Tag Archives: prophecy

The Wayfarer Redemption

Imagine you are a teenager, maybe just starting college. And you’ve been raised in the traditional American Christian mindset, the one that is so generic and ubiquitous that if you tried to imagine a painting of it, we’d have more or less the same painting in mind. But you’re at college now, away from your old life and on your own for really the first time. And your roommate is a Wiccan, and after you get over the exotic amusement, you start talking a lot, and damned if the Wiccan isn’t saying a lot of stuff you’re interested in. A few minutes later[1], bam, you have a full-blown conversion experience, you love Mother Gaia, you worship in the moonlight in the center of the quad, and you’re certainly naked when you do it. You hug trees, not to conform to a filthy hippy stereotype so much as because you genuinely feel connected to each and every one of them. This is for reals the best experience of your life, and it’s aggravating how people are rolling their eyes at you and trying to get you to chill out with all the “We are one” talk, and even your Wiccan roommate feels like you’ve gone overboard.

Okay. Got it?

That person, I think, is who wrote The Wayfarer Redemption. About a thousand years ago, humans got proselytized into cutting down all the trees and plowing the world into flat and perfect order, because the people who hang out in the trees with little horns on their heads and the ones who hang out in the mountains with wings are evil and in fact Forbidden and need to be kept away from humans, and cutting down all their trees is a good way to go about it. Except now there are frozen ghost dudes and a monster-guy named Gorgrael leading them, and there’s a prophecy that says a lot of people have to do a lot of things, like throwing off the shackles of their oppressive religion and teaming up with the Forbiddens, learning to love trees and talk to stags and embrace the Mother[2] and also find each other terribly attractive and fall in love on pretty much that basis alone. It’s fairly generic fantasy pulp that is mostly saved by the bad guys being somewhat cool. On the downside, the writing is iffy and feels like a first book, in that there’s way too much telling about peoples’ motivations instead of showing. Both plot and writing improved as the story progressed, though I’m not sure it got enough better to carry a trilogy.[3] I most likely would not have finished it, except it was recommended to me and I felt the obligation. Still, it was getting better instead of worse, so there’s every chance I’ll read the next one.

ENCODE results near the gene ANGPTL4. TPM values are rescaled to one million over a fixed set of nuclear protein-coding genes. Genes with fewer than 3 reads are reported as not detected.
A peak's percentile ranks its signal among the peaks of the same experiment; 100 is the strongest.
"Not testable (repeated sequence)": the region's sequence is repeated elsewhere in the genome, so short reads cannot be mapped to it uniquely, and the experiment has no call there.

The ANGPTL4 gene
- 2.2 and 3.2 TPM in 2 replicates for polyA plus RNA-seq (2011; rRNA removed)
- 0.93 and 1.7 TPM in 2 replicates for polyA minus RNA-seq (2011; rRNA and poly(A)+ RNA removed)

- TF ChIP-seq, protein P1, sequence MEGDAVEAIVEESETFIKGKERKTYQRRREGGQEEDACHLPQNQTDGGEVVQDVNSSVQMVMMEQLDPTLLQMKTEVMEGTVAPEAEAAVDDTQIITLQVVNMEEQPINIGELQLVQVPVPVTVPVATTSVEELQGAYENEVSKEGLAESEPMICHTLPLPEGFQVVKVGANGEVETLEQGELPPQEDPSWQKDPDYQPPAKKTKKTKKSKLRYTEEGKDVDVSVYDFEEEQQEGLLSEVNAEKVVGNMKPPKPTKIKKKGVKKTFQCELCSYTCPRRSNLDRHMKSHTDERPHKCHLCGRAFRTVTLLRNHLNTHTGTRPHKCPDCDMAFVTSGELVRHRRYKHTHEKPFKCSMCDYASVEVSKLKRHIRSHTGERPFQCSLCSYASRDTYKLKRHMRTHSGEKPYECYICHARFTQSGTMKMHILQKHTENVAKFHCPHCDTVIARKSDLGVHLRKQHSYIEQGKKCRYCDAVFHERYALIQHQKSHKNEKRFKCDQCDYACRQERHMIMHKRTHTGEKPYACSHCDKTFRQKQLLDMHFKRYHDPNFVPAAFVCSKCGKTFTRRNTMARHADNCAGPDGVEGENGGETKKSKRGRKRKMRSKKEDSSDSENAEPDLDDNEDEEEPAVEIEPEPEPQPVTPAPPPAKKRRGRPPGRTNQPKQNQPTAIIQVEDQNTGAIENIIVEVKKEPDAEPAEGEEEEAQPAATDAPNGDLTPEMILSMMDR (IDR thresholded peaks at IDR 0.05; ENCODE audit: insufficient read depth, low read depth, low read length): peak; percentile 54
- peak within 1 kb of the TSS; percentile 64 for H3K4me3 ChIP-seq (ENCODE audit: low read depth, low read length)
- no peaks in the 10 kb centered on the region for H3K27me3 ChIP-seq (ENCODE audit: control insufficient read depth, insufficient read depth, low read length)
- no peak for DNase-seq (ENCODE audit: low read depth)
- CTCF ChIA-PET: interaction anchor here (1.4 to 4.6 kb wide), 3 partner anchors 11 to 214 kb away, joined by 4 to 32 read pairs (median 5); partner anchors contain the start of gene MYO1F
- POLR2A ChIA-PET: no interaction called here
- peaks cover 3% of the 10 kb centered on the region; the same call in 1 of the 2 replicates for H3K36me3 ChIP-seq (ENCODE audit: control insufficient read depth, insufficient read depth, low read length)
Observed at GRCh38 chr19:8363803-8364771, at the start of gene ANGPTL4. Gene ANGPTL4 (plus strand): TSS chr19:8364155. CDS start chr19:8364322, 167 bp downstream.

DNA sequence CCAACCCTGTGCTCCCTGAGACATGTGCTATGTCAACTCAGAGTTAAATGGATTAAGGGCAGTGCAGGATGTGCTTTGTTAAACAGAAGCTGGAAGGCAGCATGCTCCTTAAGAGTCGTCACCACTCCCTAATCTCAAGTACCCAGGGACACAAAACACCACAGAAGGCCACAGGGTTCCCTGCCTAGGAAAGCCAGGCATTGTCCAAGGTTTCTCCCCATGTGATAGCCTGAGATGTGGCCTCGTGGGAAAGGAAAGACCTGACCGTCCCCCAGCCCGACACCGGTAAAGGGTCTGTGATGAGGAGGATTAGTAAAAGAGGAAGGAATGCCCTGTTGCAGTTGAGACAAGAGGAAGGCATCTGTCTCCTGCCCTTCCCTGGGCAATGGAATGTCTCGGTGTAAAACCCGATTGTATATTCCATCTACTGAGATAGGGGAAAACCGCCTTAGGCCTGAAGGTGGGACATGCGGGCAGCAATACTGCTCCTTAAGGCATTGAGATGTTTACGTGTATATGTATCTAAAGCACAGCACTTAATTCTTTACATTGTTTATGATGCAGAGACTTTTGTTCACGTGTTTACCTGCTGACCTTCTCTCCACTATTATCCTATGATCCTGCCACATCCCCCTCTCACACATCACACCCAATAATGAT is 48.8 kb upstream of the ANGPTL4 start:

[1] Or maybe a few weeks? Things change fast in college, it could be either one.
[2] Sadly, not a euphemism.
[3] P.S. This is the first book of a trilogy.

Naked Empire

61jwmR8eIHLAs with all people, sometimes I do things that I find embarrassing, and wouldn’t really want other people to know about. I collect Misty Mundae DVDs. I have Scooby Doo boxers. I watch Joey on NBC. Worse by far than all of these (although not my blackest secret, either), I read Terry Goodkind’s Sword of Truth series.